A Common Concern
So what is gluten, anyway? The protein found within the seeds or grains of wheat, gluten is also found in other grains, including barley, kamut, rye, spelt, and triticale. Gluten sensitivity is extremely common; an estimated 50 percent of the population is gluten sensitive. Sixty to 70 percent of the population has the genes that make a person susceptible to developing this sensitivity.
Gluten-sensitive individuals may fail to get the full nutritional benefits of the foods they eat, and their immune systems may be weakened by foods containing gluten. Suboptimal health and illness can follow, with a spectrum of possible symptoms. Fatigue, depression, abdominal and bowel complaints, joint aches, and bone pain are some of the more common symptoms associated with gluten sensitivity. At the other end of the spectrum, gluten sensitivity has been linked to celiac disease, autism, and schizophrenia.
Eating gluten-dominant foods in large quantities day after day can lead to food allergies. Rotating your foods every few days can help reduce this risk. Nutritionists use specific blood tests (different from the tests allergists use) to check for gluten sensitivity, but everyone can benefit from widening their grain choices, whether they have been tested or not.
Quinoa (pronounced KEEN-wah) is a wonderful source of protein, cultivated for thousands of years in South America. Look for quinoa/corn-blend pastas for a healthful alternative to wheat pastas. Millet, another ancient grain, is high in vitamins and minerals. This small yellow grain can be a nice change of pace, cooked as a porridge for breakfast and topped with nuts, fruit, and maple syrup or honey. Corn tortillas are a hearty change from the wheat variety, and tasty bean and lentil-based products from India, like pappadums, make exciting alternatives to gluten-based breads. Rice cakes and rice crackers work well for crunchy snacks, dressed up with toppings or eaten plain.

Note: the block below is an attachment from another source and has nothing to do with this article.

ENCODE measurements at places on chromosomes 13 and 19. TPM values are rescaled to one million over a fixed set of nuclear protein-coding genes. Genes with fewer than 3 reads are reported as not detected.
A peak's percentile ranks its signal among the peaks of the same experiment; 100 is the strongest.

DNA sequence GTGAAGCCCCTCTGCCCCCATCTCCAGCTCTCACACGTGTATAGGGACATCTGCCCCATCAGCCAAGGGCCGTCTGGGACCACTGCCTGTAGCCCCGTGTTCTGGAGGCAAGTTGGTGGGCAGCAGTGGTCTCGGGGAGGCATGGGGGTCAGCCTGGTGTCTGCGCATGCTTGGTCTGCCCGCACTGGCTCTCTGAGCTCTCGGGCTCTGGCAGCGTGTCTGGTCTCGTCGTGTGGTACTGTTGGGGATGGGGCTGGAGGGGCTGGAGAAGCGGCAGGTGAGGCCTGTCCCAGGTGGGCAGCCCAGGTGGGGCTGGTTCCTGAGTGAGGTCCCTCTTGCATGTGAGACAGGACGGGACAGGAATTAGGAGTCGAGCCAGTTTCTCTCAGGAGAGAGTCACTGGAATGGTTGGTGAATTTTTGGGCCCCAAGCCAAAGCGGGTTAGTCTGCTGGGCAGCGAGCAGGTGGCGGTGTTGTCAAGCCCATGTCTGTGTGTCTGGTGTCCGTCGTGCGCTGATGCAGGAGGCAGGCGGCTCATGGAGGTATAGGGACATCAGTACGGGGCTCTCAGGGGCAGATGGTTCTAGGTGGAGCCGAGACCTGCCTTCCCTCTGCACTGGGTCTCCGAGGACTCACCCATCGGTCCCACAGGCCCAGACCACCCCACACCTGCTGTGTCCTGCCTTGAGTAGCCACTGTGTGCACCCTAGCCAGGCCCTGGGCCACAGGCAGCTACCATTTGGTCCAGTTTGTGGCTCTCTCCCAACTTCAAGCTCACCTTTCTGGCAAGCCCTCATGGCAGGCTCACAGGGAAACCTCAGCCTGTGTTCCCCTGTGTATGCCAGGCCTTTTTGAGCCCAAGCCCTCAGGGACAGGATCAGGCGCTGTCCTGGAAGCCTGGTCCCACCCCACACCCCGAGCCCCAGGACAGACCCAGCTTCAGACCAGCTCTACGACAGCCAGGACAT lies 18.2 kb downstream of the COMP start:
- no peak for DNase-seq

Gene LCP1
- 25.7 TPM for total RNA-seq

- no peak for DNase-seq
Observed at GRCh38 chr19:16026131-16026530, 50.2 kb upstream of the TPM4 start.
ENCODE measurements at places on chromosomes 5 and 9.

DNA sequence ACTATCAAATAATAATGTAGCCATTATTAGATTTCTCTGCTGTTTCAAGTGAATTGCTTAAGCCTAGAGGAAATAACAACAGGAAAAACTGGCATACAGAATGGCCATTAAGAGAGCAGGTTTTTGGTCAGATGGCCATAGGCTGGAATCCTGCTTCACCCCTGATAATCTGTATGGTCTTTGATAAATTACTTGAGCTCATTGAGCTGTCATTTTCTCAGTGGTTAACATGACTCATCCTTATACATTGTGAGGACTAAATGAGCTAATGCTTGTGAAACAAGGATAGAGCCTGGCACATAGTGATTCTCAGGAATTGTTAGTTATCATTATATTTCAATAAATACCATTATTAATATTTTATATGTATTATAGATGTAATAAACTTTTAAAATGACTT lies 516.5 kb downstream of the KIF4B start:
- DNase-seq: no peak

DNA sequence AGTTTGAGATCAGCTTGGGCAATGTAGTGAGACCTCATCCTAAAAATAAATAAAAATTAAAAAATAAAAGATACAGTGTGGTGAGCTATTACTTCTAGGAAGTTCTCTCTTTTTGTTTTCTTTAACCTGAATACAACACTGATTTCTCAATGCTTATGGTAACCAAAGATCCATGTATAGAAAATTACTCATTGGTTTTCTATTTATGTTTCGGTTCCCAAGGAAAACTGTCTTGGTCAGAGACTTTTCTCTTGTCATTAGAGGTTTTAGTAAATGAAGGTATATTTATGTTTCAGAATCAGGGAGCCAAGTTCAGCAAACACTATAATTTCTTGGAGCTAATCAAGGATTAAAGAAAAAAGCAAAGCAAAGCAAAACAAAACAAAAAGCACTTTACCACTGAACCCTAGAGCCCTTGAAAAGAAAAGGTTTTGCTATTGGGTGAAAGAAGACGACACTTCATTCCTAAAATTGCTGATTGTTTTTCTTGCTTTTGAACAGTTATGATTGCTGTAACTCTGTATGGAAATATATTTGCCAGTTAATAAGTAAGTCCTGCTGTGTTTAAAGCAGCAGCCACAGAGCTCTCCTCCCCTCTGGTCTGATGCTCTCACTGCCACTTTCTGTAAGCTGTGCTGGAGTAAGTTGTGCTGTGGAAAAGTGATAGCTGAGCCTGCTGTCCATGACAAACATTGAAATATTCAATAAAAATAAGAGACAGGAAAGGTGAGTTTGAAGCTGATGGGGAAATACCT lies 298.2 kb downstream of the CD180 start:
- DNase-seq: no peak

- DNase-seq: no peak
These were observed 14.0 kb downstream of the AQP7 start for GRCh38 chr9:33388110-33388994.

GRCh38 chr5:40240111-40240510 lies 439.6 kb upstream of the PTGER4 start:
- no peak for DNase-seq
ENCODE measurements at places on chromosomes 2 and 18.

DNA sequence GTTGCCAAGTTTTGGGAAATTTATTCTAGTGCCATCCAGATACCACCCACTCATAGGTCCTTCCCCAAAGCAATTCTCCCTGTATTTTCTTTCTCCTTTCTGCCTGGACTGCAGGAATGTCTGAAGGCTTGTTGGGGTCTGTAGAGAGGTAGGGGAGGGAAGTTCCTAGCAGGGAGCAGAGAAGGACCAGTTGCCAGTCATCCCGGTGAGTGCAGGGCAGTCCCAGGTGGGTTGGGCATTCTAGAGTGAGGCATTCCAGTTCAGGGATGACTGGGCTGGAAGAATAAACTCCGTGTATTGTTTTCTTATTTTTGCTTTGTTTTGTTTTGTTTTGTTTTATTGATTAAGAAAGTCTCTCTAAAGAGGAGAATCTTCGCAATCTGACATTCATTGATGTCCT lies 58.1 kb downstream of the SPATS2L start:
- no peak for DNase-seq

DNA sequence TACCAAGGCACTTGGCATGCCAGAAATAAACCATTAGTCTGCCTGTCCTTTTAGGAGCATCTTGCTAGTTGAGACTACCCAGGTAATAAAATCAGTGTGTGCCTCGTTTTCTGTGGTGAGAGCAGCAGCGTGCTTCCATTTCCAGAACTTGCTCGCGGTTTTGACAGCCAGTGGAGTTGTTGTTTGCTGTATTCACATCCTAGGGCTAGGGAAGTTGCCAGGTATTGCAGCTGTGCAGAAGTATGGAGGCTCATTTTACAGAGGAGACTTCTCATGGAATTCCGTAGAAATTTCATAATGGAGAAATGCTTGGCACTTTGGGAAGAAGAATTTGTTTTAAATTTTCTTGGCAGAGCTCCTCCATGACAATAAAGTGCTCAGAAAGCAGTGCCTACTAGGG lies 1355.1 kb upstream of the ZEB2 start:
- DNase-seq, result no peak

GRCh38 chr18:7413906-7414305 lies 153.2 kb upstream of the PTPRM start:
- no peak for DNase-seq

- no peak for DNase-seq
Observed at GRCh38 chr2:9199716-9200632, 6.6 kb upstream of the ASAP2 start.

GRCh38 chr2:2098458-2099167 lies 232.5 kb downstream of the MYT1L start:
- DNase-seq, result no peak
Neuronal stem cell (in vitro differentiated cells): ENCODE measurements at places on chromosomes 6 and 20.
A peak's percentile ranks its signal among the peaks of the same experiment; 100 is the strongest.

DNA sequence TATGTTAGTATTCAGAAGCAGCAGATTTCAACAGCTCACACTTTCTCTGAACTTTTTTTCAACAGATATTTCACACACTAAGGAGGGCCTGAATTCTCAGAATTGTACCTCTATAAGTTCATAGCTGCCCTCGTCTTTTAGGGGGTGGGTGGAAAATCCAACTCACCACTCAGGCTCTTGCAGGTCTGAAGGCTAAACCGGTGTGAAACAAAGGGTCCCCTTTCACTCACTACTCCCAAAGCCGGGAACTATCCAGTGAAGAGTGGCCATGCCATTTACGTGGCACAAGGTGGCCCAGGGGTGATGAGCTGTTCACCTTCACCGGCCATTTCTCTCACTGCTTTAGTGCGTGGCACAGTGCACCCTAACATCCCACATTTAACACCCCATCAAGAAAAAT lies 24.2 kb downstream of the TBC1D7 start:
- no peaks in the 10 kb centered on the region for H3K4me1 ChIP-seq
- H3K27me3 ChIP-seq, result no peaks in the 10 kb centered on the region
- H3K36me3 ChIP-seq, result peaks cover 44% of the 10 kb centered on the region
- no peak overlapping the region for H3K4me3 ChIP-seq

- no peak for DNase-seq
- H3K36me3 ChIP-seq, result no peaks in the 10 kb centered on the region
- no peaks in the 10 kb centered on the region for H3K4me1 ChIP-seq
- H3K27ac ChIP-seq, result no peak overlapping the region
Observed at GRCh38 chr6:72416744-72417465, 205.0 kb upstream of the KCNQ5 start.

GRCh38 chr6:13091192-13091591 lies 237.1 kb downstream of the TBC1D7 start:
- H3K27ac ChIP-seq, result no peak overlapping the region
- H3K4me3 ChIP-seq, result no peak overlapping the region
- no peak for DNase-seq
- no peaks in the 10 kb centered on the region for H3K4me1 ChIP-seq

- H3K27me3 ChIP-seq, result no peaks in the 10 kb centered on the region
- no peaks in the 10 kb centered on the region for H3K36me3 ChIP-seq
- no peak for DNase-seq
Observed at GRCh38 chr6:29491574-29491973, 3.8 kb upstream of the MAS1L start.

Once you get out of the gluten-glutton mentality, you’ll realize there’s a whole world of tantalizing tastes and textures out there, ready to be explored. So treat your health and your palate to a gluten-free or gluten-reduced diet, and enjoy the results! Begin by trying the recipes included here.
Decrease intake of these gluten-based products:
- durum rye
Look for the following alternatives:
Gluten-sensitive individuals tend to be especially susceptible to leaky gut; this intestinal condition occurs when food proteins (such as gluten) are absorbed into the bloodstream. If this happens on a daily basis, the immune system becomes sensitized to these proteins and begins to react, potentially leading to various illnesses.